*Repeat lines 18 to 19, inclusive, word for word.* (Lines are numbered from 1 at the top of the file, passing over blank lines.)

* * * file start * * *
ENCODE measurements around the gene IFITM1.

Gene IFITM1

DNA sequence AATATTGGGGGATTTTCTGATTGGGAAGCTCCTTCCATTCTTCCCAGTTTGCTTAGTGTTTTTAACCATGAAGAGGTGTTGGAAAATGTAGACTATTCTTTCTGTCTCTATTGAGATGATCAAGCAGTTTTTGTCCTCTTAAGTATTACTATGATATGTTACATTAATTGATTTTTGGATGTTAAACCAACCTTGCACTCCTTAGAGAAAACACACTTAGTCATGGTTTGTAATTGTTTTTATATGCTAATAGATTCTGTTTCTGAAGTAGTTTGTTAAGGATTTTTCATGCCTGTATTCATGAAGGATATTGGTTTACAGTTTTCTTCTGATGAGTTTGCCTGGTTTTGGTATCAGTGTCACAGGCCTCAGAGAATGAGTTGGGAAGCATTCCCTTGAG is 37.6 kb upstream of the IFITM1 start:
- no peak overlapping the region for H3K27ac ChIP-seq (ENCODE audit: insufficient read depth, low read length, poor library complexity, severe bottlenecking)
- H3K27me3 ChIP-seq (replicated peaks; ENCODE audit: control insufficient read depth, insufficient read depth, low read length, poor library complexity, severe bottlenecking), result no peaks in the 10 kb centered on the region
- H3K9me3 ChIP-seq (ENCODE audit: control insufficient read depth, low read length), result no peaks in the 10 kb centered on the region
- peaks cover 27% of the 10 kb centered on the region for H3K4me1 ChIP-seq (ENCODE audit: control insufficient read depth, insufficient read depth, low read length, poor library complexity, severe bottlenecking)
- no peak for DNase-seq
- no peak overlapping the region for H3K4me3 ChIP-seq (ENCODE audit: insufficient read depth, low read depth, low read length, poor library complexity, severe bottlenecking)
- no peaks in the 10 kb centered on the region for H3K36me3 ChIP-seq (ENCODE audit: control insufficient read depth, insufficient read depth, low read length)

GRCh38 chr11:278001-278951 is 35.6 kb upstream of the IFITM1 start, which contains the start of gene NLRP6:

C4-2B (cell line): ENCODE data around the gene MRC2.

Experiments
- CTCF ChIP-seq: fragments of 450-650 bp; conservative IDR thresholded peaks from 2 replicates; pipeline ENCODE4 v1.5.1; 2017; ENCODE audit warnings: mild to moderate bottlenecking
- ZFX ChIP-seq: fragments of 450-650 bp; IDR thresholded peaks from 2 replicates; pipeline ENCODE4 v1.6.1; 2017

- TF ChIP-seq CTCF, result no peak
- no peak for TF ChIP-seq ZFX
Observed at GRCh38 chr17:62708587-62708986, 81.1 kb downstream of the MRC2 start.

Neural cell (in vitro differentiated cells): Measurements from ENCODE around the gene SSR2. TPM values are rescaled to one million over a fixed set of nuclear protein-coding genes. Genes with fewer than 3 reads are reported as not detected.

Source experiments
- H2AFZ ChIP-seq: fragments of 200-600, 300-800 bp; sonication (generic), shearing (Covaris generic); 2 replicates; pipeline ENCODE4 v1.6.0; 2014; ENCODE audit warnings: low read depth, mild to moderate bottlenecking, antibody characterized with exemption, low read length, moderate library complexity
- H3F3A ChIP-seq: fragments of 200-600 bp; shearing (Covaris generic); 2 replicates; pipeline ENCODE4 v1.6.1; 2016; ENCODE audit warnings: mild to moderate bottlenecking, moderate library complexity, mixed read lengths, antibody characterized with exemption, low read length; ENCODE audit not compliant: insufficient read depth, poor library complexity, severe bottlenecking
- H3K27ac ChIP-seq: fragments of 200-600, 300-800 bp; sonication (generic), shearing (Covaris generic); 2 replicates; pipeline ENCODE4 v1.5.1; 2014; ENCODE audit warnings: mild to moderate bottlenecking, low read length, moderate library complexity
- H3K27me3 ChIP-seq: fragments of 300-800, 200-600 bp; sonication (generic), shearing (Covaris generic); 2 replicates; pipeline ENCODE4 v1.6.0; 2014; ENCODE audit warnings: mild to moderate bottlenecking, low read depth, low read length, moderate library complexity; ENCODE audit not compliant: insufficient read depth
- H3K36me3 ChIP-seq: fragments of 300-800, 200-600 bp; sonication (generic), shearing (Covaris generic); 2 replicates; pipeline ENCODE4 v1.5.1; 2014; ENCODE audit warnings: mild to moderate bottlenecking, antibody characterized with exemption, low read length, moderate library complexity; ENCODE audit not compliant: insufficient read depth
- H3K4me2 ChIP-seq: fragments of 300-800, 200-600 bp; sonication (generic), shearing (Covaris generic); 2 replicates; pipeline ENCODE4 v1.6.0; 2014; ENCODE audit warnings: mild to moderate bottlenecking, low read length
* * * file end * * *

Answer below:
Observed at GRCh38 chr17:62708587-62708986, 81.1 kb downstream of the MRC2 start.

Neural cell (in vitro differentiated cells): Measurements from ENCODE around the gene SSR2. TPM values are rescaled to one million over a fixed set of nuclear protein-coding genes. Genes with fewer than 3 reads are reported as not detected.